In dedicated graphics mode, the screen brightness set to 60%, and wireless active the T500 managed 5 hours and 6 minutes before it shut itself down at 5% remaining. Even though it is still way under the T400 by a couple of hours, it is still very impressive for a 15" notebook. In integrated grahics mode with the same settings, the system squeezes out an hour and a half more, bringing the average consumption from about 13 watts down to 11 watts. The 9-cell battery gives you more than enough time to watch a movie or two on a flight, or even get some work done.

Speakers and Audio

The sound system on the T500  is fairly week compared to other mainstream notebooks, but that is fairly common for a business notebook. The speakers lack most all bass and midrange, but are find for watching the occasional movie or YouTube clip. Headphones are a much better option to enjoy music and video. The headphone jack on the T500 put out clean static free audio.

Ports and Features

The port selection on the T500 rates slightly above average, but still shows room for improvement. The DisplayPort is nice, but with current TV’s and monitors finally starting to show HDMI, it would have been a better choice as the T500 cant output any resolution higher than the DVI spec. Three USB ports is cutting it close for a highend 15.4" notebook, and with them grouped together, if you have any large devices you will overlap. Moving past those complaints the rest of the port selection is fine. Some may argue that the headphone and microphone located on the front will cause problems, but there was no space what-so-ever left on the sides even if Lenovo wanted to mount them there.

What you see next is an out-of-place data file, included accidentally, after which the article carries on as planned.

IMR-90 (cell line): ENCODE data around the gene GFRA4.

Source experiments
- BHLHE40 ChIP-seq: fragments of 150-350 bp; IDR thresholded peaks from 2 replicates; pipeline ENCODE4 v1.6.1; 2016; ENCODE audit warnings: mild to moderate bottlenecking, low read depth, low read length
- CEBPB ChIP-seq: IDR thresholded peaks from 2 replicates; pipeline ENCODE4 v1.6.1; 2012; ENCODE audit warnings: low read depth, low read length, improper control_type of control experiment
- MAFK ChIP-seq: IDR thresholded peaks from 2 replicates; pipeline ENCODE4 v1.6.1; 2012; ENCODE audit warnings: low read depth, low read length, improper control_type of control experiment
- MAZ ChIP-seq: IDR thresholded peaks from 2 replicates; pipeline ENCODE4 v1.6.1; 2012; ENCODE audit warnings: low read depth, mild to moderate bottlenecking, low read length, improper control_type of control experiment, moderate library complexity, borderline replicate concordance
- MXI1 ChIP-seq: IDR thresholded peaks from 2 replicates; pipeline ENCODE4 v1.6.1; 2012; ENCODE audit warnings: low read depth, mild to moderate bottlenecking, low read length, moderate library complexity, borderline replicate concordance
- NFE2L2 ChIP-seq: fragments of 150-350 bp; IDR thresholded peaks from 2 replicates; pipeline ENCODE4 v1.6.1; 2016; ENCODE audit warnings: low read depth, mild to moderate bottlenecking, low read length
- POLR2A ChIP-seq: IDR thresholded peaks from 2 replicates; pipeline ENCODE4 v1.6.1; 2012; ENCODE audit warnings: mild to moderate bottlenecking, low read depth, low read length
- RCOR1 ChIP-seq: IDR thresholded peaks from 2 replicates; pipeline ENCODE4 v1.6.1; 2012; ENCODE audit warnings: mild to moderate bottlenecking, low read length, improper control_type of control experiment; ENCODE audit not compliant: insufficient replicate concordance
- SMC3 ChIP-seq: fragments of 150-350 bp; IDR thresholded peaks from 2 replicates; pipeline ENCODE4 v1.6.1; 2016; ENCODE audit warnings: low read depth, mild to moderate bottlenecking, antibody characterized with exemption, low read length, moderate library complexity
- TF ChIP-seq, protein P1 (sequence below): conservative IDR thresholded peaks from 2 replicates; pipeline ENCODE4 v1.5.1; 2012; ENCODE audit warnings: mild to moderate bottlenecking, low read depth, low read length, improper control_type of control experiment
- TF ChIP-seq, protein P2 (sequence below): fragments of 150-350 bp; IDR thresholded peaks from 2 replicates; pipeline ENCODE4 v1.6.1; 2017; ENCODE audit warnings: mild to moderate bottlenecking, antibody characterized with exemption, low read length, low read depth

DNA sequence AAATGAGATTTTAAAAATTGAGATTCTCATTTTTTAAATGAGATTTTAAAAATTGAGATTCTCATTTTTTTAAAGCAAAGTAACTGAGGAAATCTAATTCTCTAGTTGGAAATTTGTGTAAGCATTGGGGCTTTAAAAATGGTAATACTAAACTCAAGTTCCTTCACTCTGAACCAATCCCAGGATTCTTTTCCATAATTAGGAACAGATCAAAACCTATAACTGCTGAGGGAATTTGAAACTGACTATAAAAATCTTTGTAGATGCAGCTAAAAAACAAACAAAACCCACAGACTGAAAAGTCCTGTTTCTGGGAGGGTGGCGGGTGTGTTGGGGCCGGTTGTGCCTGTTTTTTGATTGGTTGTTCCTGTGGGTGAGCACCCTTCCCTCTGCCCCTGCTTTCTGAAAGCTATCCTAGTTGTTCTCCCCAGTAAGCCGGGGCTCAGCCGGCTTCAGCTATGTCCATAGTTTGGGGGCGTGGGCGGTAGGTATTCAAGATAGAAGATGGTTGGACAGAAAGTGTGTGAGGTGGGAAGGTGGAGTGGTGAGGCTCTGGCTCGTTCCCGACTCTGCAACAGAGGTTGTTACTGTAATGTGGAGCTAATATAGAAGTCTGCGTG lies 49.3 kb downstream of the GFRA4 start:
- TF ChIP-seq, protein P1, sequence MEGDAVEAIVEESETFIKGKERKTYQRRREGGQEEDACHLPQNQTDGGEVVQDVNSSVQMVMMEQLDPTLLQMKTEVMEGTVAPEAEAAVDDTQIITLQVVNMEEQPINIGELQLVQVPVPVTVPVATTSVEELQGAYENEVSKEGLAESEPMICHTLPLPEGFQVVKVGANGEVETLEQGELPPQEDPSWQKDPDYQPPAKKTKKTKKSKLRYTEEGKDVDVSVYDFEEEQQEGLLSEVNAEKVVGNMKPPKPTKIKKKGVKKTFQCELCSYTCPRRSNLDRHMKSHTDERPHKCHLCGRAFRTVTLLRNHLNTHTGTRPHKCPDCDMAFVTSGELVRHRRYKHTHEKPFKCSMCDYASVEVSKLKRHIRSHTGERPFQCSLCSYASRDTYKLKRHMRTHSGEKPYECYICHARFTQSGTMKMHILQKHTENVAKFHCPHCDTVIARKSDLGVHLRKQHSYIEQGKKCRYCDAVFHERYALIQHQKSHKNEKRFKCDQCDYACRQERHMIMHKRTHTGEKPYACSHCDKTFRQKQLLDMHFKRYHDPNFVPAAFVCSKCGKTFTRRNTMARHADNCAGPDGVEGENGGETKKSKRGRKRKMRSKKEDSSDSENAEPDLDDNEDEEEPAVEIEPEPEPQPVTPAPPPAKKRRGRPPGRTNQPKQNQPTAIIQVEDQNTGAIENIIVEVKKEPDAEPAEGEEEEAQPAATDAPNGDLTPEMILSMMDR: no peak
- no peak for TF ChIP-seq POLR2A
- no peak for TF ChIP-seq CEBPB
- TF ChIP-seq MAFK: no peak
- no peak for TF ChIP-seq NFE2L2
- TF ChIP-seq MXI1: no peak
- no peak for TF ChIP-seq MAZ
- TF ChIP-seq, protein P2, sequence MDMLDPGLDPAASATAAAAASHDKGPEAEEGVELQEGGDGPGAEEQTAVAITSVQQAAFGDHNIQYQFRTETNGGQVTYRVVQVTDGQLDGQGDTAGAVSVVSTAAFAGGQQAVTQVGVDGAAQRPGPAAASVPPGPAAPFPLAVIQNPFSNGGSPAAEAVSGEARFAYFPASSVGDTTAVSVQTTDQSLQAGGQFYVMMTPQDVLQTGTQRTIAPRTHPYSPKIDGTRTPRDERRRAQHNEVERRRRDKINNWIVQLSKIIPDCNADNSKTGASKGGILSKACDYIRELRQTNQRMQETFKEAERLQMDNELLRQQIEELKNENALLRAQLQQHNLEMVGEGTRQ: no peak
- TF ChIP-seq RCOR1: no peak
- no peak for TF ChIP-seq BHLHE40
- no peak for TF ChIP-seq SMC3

Front: Firewire, Wireless On/Off, Headphone/Mic, SD-Card Reader


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Rear: Kensington Lock Slot, AC Input, Battery


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Left: VGA, DisplayPort, LAN, three USB, PC-Card Slot, ExpressCard/54


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Right: Optical Drive, Modem


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Conclusion

The Lenovo T500 as a whole is a great step up from the T61, with a faster processor lineup, much better graphics card, better cooling, larger touchpad, and even a digital video output from the notebook itself. System performance was phenomenal, coming close to workstation or gaming notebook levels. What is not so great is the famed ThinkPad keyboard going floppy on us where they used to be rock solid. No matter if this change was to cut weight or cut costs, Lenovo should have known better not to mess with the most important part of ANY ThinkPad notebook. Don’t get me wrong, the keyboard is still much nicer than a budget notebook keyboard, it just isn’t as good as what it used to be.

Overall the Lenovo ThinkPad T500 is a fine notebook worthy of a spot on many office or dormroom tables, but it could have come closer to perfection if Lenovo didn’t mess with the keyboard.

Pros

  • Very powerful
  • Cool and quiet under normal conditions
  • Great battery life for a 15.4" notebook (5.25 hrs with dedicated graphics, almost 7 hours with integrated)
  • Impressive switchable graphics, would you like gaming or battery life?

Cons

  • ThinkPad with keyboard flex
  • Screen could be brighter